Egypt military says clock is ticking for Morsi supporters

CAIRO Egypt's highest security body warned Sunday that the clock is ticking for a peaceful end to the standoff over sit-ins by supporters of ousted President Mohammed Morsi, suggesting that authorities will break up the protests unless mediation efforts produce results soon.

More than a month after the military overthrew Morsi, thousands of the Islamist leader's supporters remain camped out in two main crossroads in Cairodemanding his reinstatement. Egypt's military-backed interim leadership has issued a string of warnings for them to disperse or security forces will move in, setting the stage for a potential showdown.

CBS News correspondent Clarissa Ward reported that helicopters had dropped thousands of leaflets onto the crowds of one of the crowds in Cairo. The fliers were from the interior ministry and urged the protesters to go home, promising them a safe exit and saying they understood they have been brainwashed.

But the crowd at the protest camp appeared to be growing, not diminishing, Ward reports. Men ripped the leaflets in front of news cameras, throwing the pieces of paper into the air. The fliers didn't give a deadline by which the protesters have to leave, but it's fair to say many Egyptians are increasingly impatient and that the window for dialogue is rapidly closing.

Also Sunday, authorities announced that a court case accusing the spiritual leader of the Muslim Brotherhood and his powerful deputy of inciting violence will start Aug. 25. Morsi hails from the Brotherhood.

Senators John McCain, R-Ariz., and Lindsay Graham, R-S.C., will arrive in Egypt Monday in an attempt to broker a settlement between Morsi's supporters and the military-back government. They hope to avoid a repeat of violence that has killed more than 250 people -- at least 130 of whom were pro-Morsi protesters shot dead by security forces - since the July 3 military coup.

U.S. Deputy Secretary of State William Burns has also spoken with Egyptian military officials. He extended his visit to Cairo by one day so he could meet military leader Gen. Abdel-Fatah el-Sissi and the country's prime minister on Sunday, an Egyptian Foreign Ministry official said.

While diplomats raced to find a compromise, the Egyptian interim government signaled that its patience with the pro-Morsi sit-ins was running out.

The National Defense Council, which is led by the interim president and includes top Cabinet ministers, said the timeframe for any negotiated resolution should be "defined and limited." The council also said any negotiated resolution would not shield from legal proceedings what it called "law-breakers" and others who incite against the state.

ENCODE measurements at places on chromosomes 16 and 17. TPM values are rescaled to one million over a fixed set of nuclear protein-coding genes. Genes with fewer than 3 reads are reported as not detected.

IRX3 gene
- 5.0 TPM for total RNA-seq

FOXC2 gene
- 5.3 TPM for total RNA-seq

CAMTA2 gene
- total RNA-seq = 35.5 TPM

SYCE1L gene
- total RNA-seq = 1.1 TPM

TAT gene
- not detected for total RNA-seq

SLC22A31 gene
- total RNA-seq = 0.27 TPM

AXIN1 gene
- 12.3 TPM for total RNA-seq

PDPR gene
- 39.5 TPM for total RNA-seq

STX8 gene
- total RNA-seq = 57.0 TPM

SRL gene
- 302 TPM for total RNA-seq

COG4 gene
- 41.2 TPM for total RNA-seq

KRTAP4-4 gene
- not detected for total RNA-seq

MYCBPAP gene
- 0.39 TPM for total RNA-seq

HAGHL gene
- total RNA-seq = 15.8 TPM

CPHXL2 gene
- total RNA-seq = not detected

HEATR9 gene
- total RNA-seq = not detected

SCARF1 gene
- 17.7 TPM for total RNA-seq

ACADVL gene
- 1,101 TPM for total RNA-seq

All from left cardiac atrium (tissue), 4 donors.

• Crackdown on Muslim Brotherhood intensifies in Egypt
  • Can Egypt's most popular man bring stability?
  • The group called on the protesters to abandon the sit-ins and join the political road map announced the day of Morsi's ouster.

    With the Islamist-backed constitution adopted last year suspended and the legislature dominated by Morsi's supporters dissolved, the road map provides for a new or an amended constitution to be put to a national referendum later this year and presidential and parliamentary elections early in 2014.

    In a move that underlined the government's resolve in dealing with the protests -- now in their second month -- Egyptian authorities denied Yemen's Nobel Peace Prize winner Tawakkul Karman entry into Egypt after she landed at Cairo airport on Sunday.

    Karman, the first Arab woman to win the Nobel Peace prize, has stated her opposition to Egypt's military coup and said she had intended to join the pro-Morsi sit-in protests. She won the prize for her role in protests in Yemen in 2011 that forced longtime dictator Ali Abdullah Saleh from office.

    Airport officials did not say why she was denied entry, only that her name had been placed by various security agencies on an airport stop list. The officials spoke on condition of anonymity because they were not authorized to brief the media.

    The decision to bar Karman suggests authorities wanted to deny the pro-Morsi camp the publicity she would have generated. Morsi supporters strongly condemned Karman's barring, claiming it was evidence of the "resurrection" of the police state under autocrat Hosni Mubarak, toppled in a 2011 popular uprising.

Comments